The U.S. Department of Justice (DOJ) recently announced indictments in separate counterfeiting and fentanyl cases against couples from Pennsylvania and Ohio:
U.S. Attorney Craig Carpenito announced charges against Francisco Perez and Nadia Moronta Pena of Hazleton, Pennsylvania for conspiring to distribute counterfeit 30-milligram oxycodone pills. According to the complaint, an undercover agent purchased 1,000 pills from Perez in Paterson, New Jersey on January 23, 2018, and subsequent lab tests revealed the pills to be a combination of Tramadol, a Schedule IV synthetic opioid, and heroin. The same agent met with Perez again on February 7, 2018 to purchase an additional 40,000 pills. When Perez motioned to Pena to bring the bag that contained the pills over, both were arrested with law enforcement recovering an additional 20,000 pills that physically appeared the same as the pills sold by one of the defendants in January.
A search of their home in Hazleton turned up numerous other pills, approximately one kilogram of a powdery substance believed to be heroin, pill-press materials, and a box containing several bottles of liquid labeled “Fentanyl.” Special Agents with the Newark Drug Enforcement Administration (DEA) DEA Scranton Resident Office, the Hazleton Police Department, and the Passaic County Sheriff’s Office all were involved in the investigation. Assistant U.S. Attorney Melissa Wangenheim of the Organized Crime Drug Enforcement Task Force/Narcotics Unit in Newark is prosecuting the case.
In DOJ’s Northern Ohio District, indictments were made public against nine individuals for allegedly conspiring to bring large quantities of fentanyl and carfentanil into the U.S. from China and to then sell the drugs in the Akron and Lorain areas. Statements made in court alleged that Donte and Audrey Gibson of Akron were the individuals in charge of the operation, ordering the drugs from China and having them sent to P.O. Boxes around the area. The indictment charged all nine defendants with intent to distribute more than 400 grams of fentanyl and at least 9.65 grams of carfentanil. Just 400 grams of fentanyl would make enough fatal doses to kill over half of Akron’s population.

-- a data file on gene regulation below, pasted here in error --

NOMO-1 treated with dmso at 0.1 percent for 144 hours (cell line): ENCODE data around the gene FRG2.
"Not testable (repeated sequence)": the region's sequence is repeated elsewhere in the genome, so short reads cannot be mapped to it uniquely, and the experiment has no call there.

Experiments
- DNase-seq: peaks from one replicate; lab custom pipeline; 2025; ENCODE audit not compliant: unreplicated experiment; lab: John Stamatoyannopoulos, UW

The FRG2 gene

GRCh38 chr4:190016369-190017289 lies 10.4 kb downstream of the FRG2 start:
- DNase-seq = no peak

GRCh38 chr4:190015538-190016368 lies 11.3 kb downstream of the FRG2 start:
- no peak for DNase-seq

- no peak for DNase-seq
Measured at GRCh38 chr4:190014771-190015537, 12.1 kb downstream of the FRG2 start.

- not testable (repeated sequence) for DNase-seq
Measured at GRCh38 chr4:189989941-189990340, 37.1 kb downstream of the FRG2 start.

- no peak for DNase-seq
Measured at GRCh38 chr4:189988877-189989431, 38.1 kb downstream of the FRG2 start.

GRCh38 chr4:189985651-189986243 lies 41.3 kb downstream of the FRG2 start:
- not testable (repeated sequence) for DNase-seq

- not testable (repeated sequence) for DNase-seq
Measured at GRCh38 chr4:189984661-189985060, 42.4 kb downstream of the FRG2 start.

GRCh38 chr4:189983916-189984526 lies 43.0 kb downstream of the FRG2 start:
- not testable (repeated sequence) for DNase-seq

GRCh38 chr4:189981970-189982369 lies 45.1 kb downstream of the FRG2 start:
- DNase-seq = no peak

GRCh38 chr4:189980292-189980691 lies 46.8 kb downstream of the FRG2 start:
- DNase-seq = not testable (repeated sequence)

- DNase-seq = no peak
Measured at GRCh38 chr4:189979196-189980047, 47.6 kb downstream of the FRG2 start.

According to the Akron Beacon Journal, the Gibsons were already known to federal authorities when Audrey Gibson called 911 almost one year ago to report that her six-year-old daughter was ill after supposedly eating dog food. Emergency responders revived the girl using naloxone, a drug whose only purpose is to reverse opioid overdoses. Federal authorities suspected the couple of running the Ohio ring since 2016 and eleven months later came calling. The Federal Bureau of Investigation’s (FBI) Safe Streets Task Force, which is composed of agents and officers from the FBI, Homeland Security Investigations, U.S. Postal Inspection Service, Internal Revenue Service, and the Akron Police Department, investigated this case. Assistant U.S. Attorney Mark S. Bennett is prosecuting the case.